GUIDANCE FOR SUCCESSFUL FOSTERING

If you are already a fosterer, or are thinking of becoming one, please read the notes below.

Behaviour
If dogs are found to have any major behavioural problems, we will try to place them with a fosterer
who is also a behaviourist and trainer if one is available.
During the transition period spent in their foster home (ideally 2 to 3 weeks but may be longer) all
dogs will be given appropriate flower essences to help them settle.
Please remember that some of these dogs may have had a very poor start in life and it may take
them some time to settle into their new environment. Fosterers need a great deal of patience and
understanding when dealing with their foster dogs. Other family dogs can often be a very calming
influence especially with those dogs who have been rescued from puppy farms.

Veterinary Care
If veterinary treatment is required, whether for an emergency (where the dog has been injured or is
showing signs of serious illness), IRR must be advised in all cases.
For non-emergency cases, if you provide a brief description of the symptoms, alternative suggestions
for treatment may be offered. IRR will cover all veterinary expenses.

Diet
The dogs need a good, healthy diet and as much fresh air and exercise as possible. This may have
to be built up slowly in certain cases for example, where a dog is severely malnourished. Fosterers
normally pay for food out of their own pockets but may contact IRR for assistance if this is difficult.

Letting Dogs off the Lead
When exercising IRR rescue dogs, we ask that our fosterers keep the dog on the lead at all times
when in public areas (unless you have a totally secure area in which to exercise them). The dog may
not have received any proper training and might not respond immediately to recall commands.
They may well be scared of their new surroundings. When exercising near busy roads,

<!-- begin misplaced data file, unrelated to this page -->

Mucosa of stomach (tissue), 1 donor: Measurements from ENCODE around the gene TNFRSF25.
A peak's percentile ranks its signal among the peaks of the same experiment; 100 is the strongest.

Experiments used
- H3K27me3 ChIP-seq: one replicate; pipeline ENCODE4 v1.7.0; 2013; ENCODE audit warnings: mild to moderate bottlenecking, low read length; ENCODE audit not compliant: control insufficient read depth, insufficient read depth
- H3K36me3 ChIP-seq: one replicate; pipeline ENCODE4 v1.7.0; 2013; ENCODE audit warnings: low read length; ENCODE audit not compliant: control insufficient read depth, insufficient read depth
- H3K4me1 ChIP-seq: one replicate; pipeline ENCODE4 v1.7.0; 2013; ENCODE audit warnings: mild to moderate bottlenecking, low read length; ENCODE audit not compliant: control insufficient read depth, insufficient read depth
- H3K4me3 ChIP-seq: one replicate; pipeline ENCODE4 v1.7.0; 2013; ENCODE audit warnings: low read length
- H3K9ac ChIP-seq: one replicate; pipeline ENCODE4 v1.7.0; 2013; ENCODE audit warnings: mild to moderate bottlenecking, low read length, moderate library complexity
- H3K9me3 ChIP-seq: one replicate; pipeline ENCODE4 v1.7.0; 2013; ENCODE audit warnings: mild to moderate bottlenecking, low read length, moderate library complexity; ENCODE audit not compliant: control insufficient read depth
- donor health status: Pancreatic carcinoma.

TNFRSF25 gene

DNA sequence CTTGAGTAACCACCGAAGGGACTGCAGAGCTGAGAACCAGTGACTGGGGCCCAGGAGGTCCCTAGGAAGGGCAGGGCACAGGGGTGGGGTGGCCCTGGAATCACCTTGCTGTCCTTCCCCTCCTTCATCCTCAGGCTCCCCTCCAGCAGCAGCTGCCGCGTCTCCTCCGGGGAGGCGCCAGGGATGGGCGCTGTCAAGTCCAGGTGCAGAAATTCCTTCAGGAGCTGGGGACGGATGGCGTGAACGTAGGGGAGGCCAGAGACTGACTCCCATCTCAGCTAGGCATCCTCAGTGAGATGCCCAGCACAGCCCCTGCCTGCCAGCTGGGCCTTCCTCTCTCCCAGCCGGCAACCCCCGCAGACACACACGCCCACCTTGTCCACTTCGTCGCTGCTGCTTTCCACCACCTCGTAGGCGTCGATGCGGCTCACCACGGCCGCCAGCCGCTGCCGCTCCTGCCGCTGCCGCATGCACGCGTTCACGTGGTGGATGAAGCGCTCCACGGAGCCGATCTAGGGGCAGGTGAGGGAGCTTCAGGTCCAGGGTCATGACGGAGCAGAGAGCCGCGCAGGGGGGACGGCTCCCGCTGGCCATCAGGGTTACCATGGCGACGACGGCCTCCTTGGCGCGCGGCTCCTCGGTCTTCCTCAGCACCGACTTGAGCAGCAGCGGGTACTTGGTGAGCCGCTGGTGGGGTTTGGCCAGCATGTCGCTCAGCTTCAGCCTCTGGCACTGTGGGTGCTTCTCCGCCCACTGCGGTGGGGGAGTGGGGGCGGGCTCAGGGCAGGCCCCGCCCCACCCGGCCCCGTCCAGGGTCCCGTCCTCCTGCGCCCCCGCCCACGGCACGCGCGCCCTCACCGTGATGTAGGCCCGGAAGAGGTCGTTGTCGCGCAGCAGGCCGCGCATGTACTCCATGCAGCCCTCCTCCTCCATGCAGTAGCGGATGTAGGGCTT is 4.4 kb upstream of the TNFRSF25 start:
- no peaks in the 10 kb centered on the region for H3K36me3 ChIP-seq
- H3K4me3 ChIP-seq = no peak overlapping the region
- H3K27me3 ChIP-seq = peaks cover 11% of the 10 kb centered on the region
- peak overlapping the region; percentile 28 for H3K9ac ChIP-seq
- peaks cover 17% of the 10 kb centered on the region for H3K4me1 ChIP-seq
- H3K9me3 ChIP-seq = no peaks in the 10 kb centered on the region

there is an increased risk of them running into the road and being injured or worse still,
causing a traffic accident.

There may be aspects of their temperament which are not fully known and the dog may exhibit
unexpected behaviour when coming into contact with other dogs. Do not allow your dog to run up
to another dog that is on a lead. Many dogs are kept on leads because they may have behavioural
problems. Small children and even some adults can be frightened of an unleashed dog running up to
them no matter how friendly the dog might be.
Never use a flexi-lead, it only takes 1/4 sec for a dog and person to be pulled under the wheels
of a vehicle. A long line can be attached to the dog when you get to a safe area instead. You
will have more control and feel a lot safer.
Needless to say, all dogs should be wearing identity tags with the fosterer's surname and contact
telephone numbers, both land-line and mobile, clearly visible which will be provided by IRR.

General Advice for Fosterers
Even with the nicest natured dogs, never leave children alone with them.
Never allow children to take dogs for walks on their own.
Never allow dogs off the lead unless you are 100% sure it is safe to do so (see
'Letting Dogs off the Lead' above).
Never chastise a dog when it returns to you even if he/she has been "naughty".
Never throw sticks or stones or small balls for your dog.
Never leave strange dogs together unattended.
Never leave dogs alone together with collars on.
Never give dogs chocolate, grapes, raisins, raw potatoes or onions.
Never ask for advice on FaceBook, please always ask one of the Team.
Never upload pictures or details of your foster dog to FaceBook.
Never stress your own dogs by introducing a strange dog directly into your home.
environment (house or car) – make sure they meet on neutral territory first.
Never take your own dogs to meet a new foster dog from the transport.
Always use a slip lead when collecting a foster dog from the transport.
Never change your foster dog’s name - the name that has been given
is the one recorded in our records.

Letting Go
Finally, the fosterers have to be brave and let their charges go, which is often the hardest part of
the job. It is also the most worthwhile, especially when they see their foster dog healthy and happy
with their forever families at our Reunions, details of which can be found under the Home
Page Main Menu - Events.
Fostering for IRR is not a fast track to adopting and by-passing the normal
waiting list unless, of course, because of special needs, there is nobody suitable wishing to
adopt that particular dog.

How to Apply
If, after reading the above, you think you could help us by being a Fosterer, please download,
complete and return the application form below via email.

Application to Foster




2013 Irish Retriever Rescue